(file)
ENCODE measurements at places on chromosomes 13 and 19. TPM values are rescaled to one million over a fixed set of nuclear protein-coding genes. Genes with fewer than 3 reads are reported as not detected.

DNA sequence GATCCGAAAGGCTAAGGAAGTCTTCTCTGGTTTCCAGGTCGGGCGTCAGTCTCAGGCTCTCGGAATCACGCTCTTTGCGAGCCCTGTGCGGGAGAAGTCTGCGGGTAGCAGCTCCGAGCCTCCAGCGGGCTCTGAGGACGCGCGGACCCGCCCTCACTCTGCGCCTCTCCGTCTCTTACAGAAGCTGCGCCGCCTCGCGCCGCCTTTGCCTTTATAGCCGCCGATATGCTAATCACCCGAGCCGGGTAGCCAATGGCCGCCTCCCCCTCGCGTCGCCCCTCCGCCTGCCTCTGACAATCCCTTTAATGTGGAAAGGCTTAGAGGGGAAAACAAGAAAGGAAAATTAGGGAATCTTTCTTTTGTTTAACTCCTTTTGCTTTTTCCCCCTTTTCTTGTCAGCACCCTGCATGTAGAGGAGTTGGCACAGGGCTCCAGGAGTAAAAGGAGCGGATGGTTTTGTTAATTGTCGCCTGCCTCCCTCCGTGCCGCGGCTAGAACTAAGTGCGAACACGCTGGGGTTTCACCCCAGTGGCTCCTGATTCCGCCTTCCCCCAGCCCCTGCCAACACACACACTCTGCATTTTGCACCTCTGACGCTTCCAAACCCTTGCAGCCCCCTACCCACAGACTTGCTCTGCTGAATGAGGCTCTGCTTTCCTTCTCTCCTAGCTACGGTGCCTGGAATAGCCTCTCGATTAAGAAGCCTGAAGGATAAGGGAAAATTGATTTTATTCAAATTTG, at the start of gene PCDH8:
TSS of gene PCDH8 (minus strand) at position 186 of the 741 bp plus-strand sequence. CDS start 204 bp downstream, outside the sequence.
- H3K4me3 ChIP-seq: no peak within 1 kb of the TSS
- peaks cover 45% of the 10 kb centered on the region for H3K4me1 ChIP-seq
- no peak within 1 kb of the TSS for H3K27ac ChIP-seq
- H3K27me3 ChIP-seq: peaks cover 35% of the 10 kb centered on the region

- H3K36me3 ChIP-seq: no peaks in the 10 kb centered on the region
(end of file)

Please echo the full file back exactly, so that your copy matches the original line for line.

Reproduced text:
ENCODE measurements at places on chromosomes 13 and 19. TPM values are rescaled to one million over a fixed set of nuclear protein-coding genes. Genes with fewer than 3 reads are reported as not detected.

DNA sequence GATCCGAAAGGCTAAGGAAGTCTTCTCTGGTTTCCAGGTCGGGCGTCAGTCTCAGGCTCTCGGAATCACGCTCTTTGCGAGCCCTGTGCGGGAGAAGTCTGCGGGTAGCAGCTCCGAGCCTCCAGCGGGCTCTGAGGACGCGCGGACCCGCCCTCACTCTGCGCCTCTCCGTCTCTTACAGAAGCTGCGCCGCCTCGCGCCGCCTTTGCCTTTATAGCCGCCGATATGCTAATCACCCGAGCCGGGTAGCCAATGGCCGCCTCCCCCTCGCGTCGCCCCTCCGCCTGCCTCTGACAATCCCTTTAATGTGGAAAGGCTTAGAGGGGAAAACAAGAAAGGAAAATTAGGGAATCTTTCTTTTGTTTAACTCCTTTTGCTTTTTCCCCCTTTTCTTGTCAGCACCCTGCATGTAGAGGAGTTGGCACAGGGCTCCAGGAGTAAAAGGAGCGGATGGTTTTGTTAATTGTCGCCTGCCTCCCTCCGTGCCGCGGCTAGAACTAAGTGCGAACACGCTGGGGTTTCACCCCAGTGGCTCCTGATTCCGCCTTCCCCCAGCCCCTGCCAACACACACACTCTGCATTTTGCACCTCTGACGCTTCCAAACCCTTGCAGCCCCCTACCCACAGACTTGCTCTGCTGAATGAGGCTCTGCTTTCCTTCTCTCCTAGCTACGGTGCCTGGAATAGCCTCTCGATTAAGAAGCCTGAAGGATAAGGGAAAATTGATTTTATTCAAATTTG, at the start of gene PCDH8:
TSS of gene PCDH8 (minus strand) at position 186 of the 741 bp plus-strand sequence. CDS start 204 bp downstream, outside the sequence.
- H3K4me3 ChIP-seq: no peak within 1 kb of the TSS
- peaks cover 45% of the 10 kb centered on the region for H3K4me1 ChIP-seq
- no peak within 1 kb of the TSS for H3K27ac ChIP-seq
- H3K27me3 ChIP-seq: peaks cover 35% of the 10 kb centered on the region

- H3K36me3 ChIP-seq: no peaks in the 10 kb centered on the region